Economics serving society
Sulin Sardoschau

Sulin Sardoschau

Ph. D. student

Paris School of Economics / Université Paris 1 Panthéon Sorbonne

Campus Jourdan – 48 Boulevard Jourdan 75014 Paris

6th floor, office 58

Phone +33(0)1 80 52 16 49

  • Trade/Migration and development
  • Political Economy and Institutions

Thesis Supervisor: RAPOPORT Hillel

Academic year of registration: 2014/2015

Thesis title: Migration, Aid, and Conflict: Essays in Political Economy and Development

Year of thesis defense: 2018/2019

Date of thesis defense: 19 November 2018

Working Papers

International Migration and Cultural Convergence

(Co-Authors: Hillel Rapoport & Arthur Silve)

Does international migration contribute to cultural convergence or divergence between sending and receiving countries? We investigate this question both theoretically and empirically. We first develop a compositional model of international migration and cultural change, where divergence arises from self-selection on cultural traits and convergence arises from social mixing. The model is then adapted to allow for horizontal and vertical cultural transmission following citet{bisin2000beyond}. The model yields a rich set of predictions, which we test empirically using panel data from the World Value Survey and bilateral migration data for the period 1981-2014. We exploit within country-pair variation in cultural proximity over time and find support for the cultural transmission hypothesis. As the model with cultural transmission predicts, migration generates bilateral cultural convergence even if we exclude migrants from the pool of respondents in both countries (hence eliminating social mixing). It is also more likely in the long-run, especially after controlling for economic incentives to migrate and for initial cultural distance, which is consistent with the cultural transmission hypothesis (but not with compositional changes). Interestingly, international migration appears as a stronger and more robust driver of cultural convergence than trade. The results hold for a large set of time-varying cultural distance measures along different statistical and topical dimensions.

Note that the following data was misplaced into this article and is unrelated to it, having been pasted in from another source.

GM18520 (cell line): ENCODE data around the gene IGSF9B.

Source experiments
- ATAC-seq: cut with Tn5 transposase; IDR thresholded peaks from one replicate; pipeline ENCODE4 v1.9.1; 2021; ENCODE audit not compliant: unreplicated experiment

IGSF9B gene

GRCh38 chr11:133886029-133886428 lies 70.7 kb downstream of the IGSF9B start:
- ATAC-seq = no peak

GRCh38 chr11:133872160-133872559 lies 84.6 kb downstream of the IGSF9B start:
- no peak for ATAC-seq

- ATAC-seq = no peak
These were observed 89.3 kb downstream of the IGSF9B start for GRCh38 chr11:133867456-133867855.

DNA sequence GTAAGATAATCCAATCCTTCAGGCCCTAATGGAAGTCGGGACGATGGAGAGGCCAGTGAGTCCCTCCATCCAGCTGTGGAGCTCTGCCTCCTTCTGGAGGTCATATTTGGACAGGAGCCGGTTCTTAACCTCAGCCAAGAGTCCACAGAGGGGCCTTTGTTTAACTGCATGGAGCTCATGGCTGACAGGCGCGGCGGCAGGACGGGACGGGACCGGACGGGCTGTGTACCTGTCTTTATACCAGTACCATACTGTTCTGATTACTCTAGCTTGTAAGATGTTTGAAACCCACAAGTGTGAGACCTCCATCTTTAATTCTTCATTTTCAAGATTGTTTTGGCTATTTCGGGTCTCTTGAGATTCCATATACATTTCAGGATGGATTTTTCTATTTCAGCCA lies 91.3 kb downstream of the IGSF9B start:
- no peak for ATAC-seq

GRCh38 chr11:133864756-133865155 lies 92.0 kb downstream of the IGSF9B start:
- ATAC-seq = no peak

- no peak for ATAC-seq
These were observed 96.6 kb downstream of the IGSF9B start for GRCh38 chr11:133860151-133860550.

Children of War: In-utero Stress and Child Health in Iraq